Strengthening Relationships, Strengthening Economic Development
Economic development efforts often focus on finding ways to attract new businesses and sectors to our communities. We want to be a great place to start a business, to help our local economy expand and diversify. Like our partners in business, we can end up spending much of our time and energy trying to engage new “customers” with our service offerings and marketing efforts.
Yet it’s often more profitable for businesses to spend their resources on retaining existing customers instead of trying to attract new ones. Rather than offering discounts and upgrades to pull in ever-more people, they work to build a connection, even a relationship, with the people who have already bought in. They may seek feedback on what services or products their existing customers need and find out what’s working (or not) to keep them invested in the company.
Could the same idea apply to economic development? After all, businesses and communities are interdependent, so a relationship of sorts already exists. What can communities do to strengthen the connection with local business and industry so everyone can grow together?
For the last several years, the City of Lloydminster has been working to strengthen economic development, with business retention and expansion a pillar of their 2018-2021 economic development strategic plan. Council’s support for both engagement and economic development led to creating a position in 2021 specifically to keep businesses and the city connected.
A lot of groundwork was done before the Business Retention Specialist role even existed, however. “In 2020, we phoned over 900 businesses when COVID hit,” says Katlin Ducherer, Business Retention Specialist with the City of Lloydminster. “We were building an inventory of businesses and licensing information. Making all those individual calls was time consuming and extra City of Lloydminster team members were pulled in to assist, but we got it done so we could contact those businesses and relay information throughout the pandemic.”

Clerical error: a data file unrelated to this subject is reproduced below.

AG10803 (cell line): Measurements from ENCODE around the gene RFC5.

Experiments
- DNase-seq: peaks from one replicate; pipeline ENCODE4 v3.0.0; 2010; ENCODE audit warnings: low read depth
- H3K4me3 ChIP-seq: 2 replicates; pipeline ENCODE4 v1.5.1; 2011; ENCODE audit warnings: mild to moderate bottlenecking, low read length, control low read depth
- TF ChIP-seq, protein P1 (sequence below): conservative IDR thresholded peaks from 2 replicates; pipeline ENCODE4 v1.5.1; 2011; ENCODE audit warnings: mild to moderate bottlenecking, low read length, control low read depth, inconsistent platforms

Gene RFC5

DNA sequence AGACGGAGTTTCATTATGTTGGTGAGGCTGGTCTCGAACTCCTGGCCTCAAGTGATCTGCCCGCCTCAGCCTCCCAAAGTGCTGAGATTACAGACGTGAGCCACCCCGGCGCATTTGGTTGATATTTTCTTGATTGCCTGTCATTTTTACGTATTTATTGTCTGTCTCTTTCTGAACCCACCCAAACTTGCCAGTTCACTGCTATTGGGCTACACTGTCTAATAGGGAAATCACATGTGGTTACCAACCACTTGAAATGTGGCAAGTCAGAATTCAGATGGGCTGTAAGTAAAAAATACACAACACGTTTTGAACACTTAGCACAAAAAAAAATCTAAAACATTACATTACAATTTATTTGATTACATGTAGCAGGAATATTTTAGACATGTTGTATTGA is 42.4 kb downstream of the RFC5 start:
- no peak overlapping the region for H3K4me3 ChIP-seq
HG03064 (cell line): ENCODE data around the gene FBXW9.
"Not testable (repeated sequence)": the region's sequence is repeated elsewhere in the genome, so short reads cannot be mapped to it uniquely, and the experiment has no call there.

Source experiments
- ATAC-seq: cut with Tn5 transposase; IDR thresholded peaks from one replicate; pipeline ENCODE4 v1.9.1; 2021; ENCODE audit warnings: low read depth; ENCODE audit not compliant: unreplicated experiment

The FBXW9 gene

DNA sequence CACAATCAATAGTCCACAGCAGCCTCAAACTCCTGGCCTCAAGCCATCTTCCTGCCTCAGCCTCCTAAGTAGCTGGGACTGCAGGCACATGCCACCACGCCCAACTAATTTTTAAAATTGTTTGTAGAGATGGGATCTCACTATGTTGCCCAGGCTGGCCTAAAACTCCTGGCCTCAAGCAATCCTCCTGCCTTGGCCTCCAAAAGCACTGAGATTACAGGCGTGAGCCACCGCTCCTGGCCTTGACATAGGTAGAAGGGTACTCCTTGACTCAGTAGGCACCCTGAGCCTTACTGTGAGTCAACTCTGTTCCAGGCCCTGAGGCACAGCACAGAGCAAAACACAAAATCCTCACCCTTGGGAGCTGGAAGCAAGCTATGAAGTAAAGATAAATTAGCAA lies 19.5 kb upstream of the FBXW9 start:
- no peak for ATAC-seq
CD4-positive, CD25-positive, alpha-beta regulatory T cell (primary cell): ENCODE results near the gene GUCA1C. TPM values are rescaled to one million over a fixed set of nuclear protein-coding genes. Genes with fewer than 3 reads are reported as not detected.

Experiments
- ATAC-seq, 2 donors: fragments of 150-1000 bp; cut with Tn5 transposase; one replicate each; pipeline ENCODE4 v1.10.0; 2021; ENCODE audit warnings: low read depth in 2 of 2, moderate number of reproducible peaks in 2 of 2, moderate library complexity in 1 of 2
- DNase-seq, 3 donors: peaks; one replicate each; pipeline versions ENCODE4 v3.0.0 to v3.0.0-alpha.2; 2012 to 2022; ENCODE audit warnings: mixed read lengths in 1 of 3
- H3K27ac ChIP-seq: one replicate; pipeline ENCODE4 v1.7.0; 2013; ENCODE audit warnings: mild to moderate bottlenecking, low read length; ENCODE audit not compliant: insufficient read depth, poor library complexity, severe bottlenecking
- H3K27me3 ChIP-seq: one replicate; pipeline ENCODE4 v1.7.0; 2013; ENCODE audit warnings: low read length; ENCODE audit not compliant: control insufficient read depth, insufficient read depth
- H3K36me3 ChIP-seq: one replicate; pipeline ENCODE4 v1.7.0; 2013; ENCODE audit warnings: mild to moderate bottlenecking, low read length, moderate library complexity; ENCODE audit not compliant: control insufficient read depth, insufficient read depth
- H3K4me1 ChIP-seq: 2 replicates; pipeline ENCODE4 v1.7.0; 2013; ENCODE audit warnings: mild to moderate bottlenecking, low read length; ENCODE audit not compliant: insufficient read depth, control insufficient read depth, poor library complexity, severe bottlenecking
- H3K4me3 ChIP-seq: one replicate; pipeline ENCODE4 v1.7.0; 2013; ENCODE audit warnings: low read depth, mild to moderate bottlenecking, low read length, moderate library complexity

Focused on customer service and making sure businesses can quickly and easily get the answers they need, Ducherer and the rest of the team are now in regular contact with over 1,800 businesses. “We’re the boots on the ground, speaking to businesses,” says Ducherer.
Questions and complications abound in economic development, whether you’re dealing with new or established businesses, so Ducherer wants to show the value the department brings to the city.
“I think it’s really important to talk to the ‘why’ of business licensing,” she says. “It’s not just so you’re legislatively covered; the team makes this community a better place to do business.”
Engaging with businesses and building stronger relationships can mean everything from connecting them with service providers and funding options to helping them find space for a business and helping customers find them—the Think Lloyd First marketing campaign, highlighting the importance of procuring and buying local, was a winner in the 2021 SEDA Awards of Excellence. It sometimes means working with and advocating to other orders of government, especially in a city that deals with all the complications of spanning two provinces and dealing with the differing (and sometimes conflicting) rules.
Much of the team’s work has been responding to questions and reacting to changes around them, but the team is working on becoming more proactive. That includes annual business climate surveys to help council and administration understand what’s happening, what’s going well, and what else could be done to support existing businesses. The 2021 survey showed higher satisfaction with the City from businesses, and negative attitudes toward doing business in Lloydminster was its lowest since the survey began in 2019.
Even with the struggles businesses have faced in recent years, Ducherer describes economic development in the city as a phoenix rising. “We have an entrepreneurial feeling in Lloydminster like we’ve never had before,” she says.
Not only were there more than 100 new businesses in the city in 2021, but building relationships and focusing on retention, has connected local businesses to the resources and people that allow them to scale up, expand local distribution, and see what’s available. It solves problems for existing businesses, highlights opportunities for growth, expansion and new business, and helps the whole community by keeping dollars recirculating in the local economy.
“It goes back to the open dialogue…making sure you’re fully engaging your business community,” says Ducherer. “Every community needs to really take a look at how they’re engaging their community and what steps they’re taking to be better at that—not always having a reason to reach out but reaching out and asking if there’s anything we can do for them. Talk about pressure points and red flags in their businesses and how we can help.”